Nate Tower battles the F-bomb, with hilarious results.
It starts with a long “fffff,” like air released from a deflating helium balloon. Then comes the high-pitched “uck,” uttered with the same joy expressed when we used to feed the duckies at the pond. It’s all accompanied by a big smile. Yeah, I know what I’m doing is wrong, and it feels good.
Our two-year old has hit another milestone. Her first F-bomb.
My daughter has incredible verbal skills, so I’ve been told.
This means a lot to me. Not that I remember, but I didn’t utter a coherent syllable until after age two. To top that off, I had a socially crippling speech impediment that would’ve left me the laughingstock of any pirate gang (ARRRGH!). Unable to pronounce my Rs or Ls until at least age ten, I was often embarrassed to speak in front of people (“Hello, my name is Na-than-yo Tow-a”). When I did, I had to choose my words carefully, not wanting others to learn of my weakness. I did anything I could to hide it, including making fun of others who couldn’t make the same sounds.
Thankfully, Elena can already say Rs and Ls better than I could in my pre-teen days (as evidenced by her perfect pronunciation of one of her favorite My Little Ponies, Toola-Roola).
At our 18-month appointment, when the doctor asked us how many words she could say now, my wife and I both wanted to ask the doc, “Well, how many words can you say?” There was no point in trying to count. It would be like counting the words in the dictionary.
At the two-year appointment, we were again reminded of her verbal prowess. “Can your child say more than three words other than mama or dada?” the questionnaire asked. Now, we’re certain these things are designed so as not to make underdeveloped children’s parents feel worried or inadequate. Or maybe, from a slightly less cynical point of view, this is meant as a reminder, a reassurance, that we as parents did at least something right.
Given that it felt like we did nothing right during the first week after she was born, when she’d only sleep if one of us held her—and scream like a possessed banshee if we didn’t—it’s nice to know we’re not total duds.
So our daughter, the advanced little speaker she is, finally hit us with that big curve ball last week.
We were unpacking groceries. Mommy was upstairs. Elena looked at me, smile emerging on her face. “FFFFFFF-uck!” Like the cry of an animal. It seemed to bring her such joy.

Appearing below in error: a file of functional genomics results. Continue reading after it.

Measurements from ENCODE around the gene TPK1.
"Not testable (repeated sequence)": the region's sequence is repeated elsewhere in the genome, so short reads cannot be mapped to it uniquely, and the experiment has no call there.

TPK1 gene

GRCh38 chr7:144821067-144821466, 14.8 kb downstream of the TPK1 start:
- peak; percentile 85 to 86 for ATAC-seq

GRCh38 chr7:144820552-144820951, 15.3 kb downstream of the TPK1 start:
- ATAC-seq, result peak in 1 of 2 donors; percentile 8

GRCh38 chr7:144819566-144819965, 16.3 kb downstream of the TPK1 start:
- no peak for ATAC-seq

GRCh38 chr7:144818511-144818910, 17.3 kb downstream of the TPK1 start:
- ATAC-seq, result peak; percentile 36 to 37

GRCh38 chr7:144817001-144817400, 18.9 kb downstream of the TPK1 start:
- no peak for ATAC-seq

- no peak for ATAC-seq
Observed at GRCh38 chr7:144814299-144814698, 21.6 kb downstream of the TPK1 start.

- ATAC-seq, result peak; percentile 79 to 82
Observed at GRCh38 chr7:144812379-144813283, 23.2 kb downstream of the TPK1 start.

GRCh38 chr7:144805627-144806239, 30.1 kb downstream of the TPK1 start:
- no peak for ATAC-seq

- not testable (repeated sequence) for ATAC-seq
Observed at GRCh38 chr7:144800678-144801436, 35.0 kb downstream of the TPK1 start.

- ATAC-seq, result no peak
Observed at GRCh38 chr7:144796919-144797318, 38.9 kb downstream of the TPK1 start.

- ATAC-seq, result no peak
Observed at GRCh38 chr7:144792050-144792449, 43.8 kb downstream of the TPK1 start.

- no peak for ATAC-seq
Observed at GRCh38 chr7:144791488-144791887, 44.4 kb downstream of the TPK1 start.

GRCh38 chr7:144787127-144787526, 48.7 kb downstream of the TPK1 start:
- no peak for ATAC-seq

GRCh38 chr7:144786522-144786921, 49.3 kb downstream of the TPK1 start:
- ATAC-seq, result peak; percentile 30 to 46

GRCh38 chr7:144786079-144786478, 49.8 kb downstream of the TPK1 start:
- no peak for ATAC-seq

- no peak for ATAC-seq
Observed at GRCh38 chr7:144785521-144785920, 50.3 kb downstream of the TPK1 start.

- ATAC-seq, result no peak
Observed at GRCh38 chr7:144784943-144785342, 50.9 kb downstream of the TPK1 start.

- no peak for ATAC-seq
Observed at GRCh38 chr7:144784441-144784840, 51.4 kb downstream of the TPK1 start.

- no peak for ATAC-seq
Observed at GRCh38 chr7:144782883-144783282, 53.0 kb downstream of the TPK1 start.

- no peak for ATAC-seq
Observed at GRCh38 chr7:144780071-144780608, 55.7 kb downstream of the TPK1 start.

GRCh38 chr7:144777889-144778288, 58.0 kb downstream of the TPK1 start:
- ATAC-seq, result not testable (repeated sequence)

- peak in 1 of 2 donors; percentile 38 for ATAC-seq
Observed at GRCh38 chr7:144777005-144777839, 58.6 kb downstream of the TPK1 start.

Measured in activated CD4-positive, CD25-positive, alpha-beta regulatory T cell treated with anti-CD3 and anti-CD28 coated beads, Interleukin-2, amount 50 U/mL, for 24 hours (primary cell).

“What was that?” I asked.
“We don’t use that word,” I said.
Like that was going to stop her.
“Tell Mommy fffff-uck?” she said, a hopeful look stretched across those adorably round cheeks. I couldn’t help but smile. Such filth coming from such innocence. Only it didn’t sound dirty at all. It sounded cute.
So we went up to see Mommy and show her the new trick.
“Elena has something to tell you.”
Mommy smiled and asked what she had to say.
“Fuck it!” Elena shouted.
Now this is where things really get confusing. We try pretty hard not to use profanity around her. Yeah, we let it slip, but it’s used sparingly, and neither of us had said it for a while (at least that’s what we both claim). But even if she did hear the F-bomb from us, I can’t ever recall following up with “it.” Where did she pick up such a habit?
That question is moot at this point. The first step is getting her to stop. She says it a dozen or so times. I look on the Internet. A quick Googling of “what to do when toddler says fuck.” Thousands of results. Of course we’re not the first parents to have this problem.
There’s plenty of advice:
- Ignore it. It’ll go away.
- Tell her not to say the word.
- Give her an alternate word. “You mean ‘fire truck'” we can tell her.
- Wash her mouth out with soap.
What? She’s two. I’m not putting soap in her mouth. I recall experiencing this disciplinary tactic a time or two in my youth. I’ll be the first to say it doesn’t work. Hell, it’s not like the soap tastes that bad.
I’ve already told her not to say it, and that one failed. We try an alternate word. “You mean froggy,” we say the next time she says it. I realize immediately this makes no sense. If she goes around using froggy when she means fuck, what will she say when she means froggy?
We ignore it. Or at least try to. She says it again, looking for our approval (or disapproval). It’s so hard not to laugh. We look away. She says it to her crayons. We don’t give any acknowledgement that we care one way or the other about her new word. The crayons don’t respond either.
And it’s a miracle. She doesn’t say it again.
Sometimes as a parent, we have to learn to do nothing.
Nathaniel Tower is a former English teacher who now spends his days at a computer. When not at work, he writes fiction and manages the online literary magazine Bartleby Snopes. His first collection of short fiction, “Nagging Wives, Foolish Husbands,” was released in 2014 by Martian Lit. Visit him at http://nathanieltower.com